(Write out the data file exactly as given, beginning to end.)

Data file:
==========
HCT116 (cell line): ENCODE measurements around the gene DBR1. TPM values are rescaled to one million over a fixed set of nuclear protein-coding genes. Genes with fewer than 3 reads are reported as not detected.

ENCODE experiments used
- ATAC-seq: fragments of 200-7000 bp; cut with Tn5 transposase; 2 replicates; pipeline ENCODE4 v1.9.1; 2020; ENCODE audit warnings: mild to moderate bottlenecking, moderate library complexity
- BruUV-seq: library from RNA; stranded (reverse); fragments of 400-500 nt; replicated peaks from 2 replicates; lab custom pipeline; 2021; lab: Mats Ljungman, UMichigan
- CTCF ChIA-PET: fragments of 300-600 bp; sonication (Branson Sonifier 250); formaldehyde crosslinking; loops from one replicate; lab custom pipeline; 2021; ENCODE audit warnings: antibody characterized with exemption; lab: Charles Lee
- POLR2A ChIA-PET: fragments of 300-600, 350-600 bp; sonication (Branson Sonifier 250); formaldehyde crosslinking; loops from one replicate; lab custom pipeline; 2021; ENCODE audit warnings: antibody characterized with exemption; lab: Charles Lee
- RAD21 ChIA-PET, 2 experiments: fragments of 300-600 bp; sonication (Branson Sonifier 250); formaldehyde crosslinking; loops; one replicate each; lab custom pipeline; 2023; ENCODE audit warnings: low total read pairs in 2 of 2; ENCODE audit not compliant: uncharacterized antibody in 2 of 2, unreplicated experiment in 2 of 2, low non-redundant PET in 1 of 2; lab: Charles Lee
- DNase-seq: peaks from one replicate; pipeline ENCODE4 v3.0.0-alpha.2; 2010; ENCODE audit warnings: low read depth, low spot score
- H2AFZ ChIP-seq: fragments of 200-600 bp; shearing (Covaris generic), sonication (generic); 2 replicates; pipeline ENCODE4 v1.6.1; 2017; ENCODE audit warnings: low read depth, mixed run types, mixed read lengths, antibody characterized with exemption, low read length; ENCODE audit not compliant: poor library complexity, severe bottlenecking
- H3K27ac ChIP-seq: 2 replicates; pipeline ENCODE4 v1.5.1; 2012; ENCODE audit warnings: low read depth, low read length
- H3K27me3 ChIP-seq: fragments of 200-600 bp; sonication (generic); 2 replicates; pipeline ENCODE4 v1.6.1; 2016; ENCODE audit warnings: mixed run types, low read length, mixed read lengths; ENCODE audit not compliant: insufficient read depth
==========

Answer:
HCT116 (cell line): ENCODE measurements around the gene DBR1. TPM values are rescaled to one million over a fixed set of nuclear protein-coding genes. Genes with fewer than 3 reads are reported as not detected.

ENCODE experiments used
- ATAC-seq: fragments of 200-7000 bp; cut with Tn5 transposase; 2 replicates; pipeline ENCODE4 v1.9.1; 2020; ENCODE audit warnings: mild to moderate bottlenecking, moderate library complexity
- BruUV-seq: library from RNA; stranded (reverse); fragments of 400-500 nt; replicated peaks from 2 replicates; lab custom pipeline; 2021; lab: Mats Ljungman, UMichigan
- CTCF ChIA-PET: fragments of 300-600 bp; sonication (Branson Sonifier 250); formaldehyde crosslinking; loops from one replicate; lab custom pipeline; 2021; ENCODE audit warnings: antibody characterized with exemption; lab: Charles Lee
- POLR2A ChIA-PET: fragments of 300-600, 350-600 bp; sonication (Branson Sonifier 250); formaldehyde crosslinking; loops from one replicate; lab custom pipeline; 2021; ENCODE audit warnings: antibody characterized with exemption; lab: Charles Lee
- RAD21 ChIA-PET, 2 experiments: fragments of 300-600 bp; sonication (Branson Sonifier 250); formaldehyde crosslinking; loops; one replicate each; lab custom pipeline; 2023; ENCODE audit warnings: low total read pairs in 2 of 2; ENCODE audit not compliant: uncharacterized antibody in 2 of 2, unreplicated experiment in 2 of 2, low non-redundant PET in 1 of 2; lab: Charles Lee
- DNase-seq: peaks from one replicate; pipeline ENCODE4 v3.0.0-alpha.2; 2010; ENCODE audit warnings: low read depth, low spot score
- H2AFZ ChIP-seq: fragments of 200-600 bp; shearing (Covaris generic), sonication (generic); 2 replicates; pipeline ENCODE4 v1.6.1; 2017; ENCODE audit warnings: low read depth, mixed run types, mixed read lengths, antibody characterized with exemption, low read length; ENCODE audit not compliant: poor library complexity, severe bottlenecking
- H3K27ac ChIP-seq: 2 replicates; pipeline ENCODE4 v1.5.1; 2012; ENCODE audit warnings: low read depth, low read length
- H3K27me3 ChIP-seq: fragments of 200-600 bp; sonication (generic); 2 replicates; pipeline ENCODE4 v1.6.1; 2016; ENCODE audit warnings: mixed run types, low read length, mixed read lengths; ENCODE audit not compliant: insufficient read depth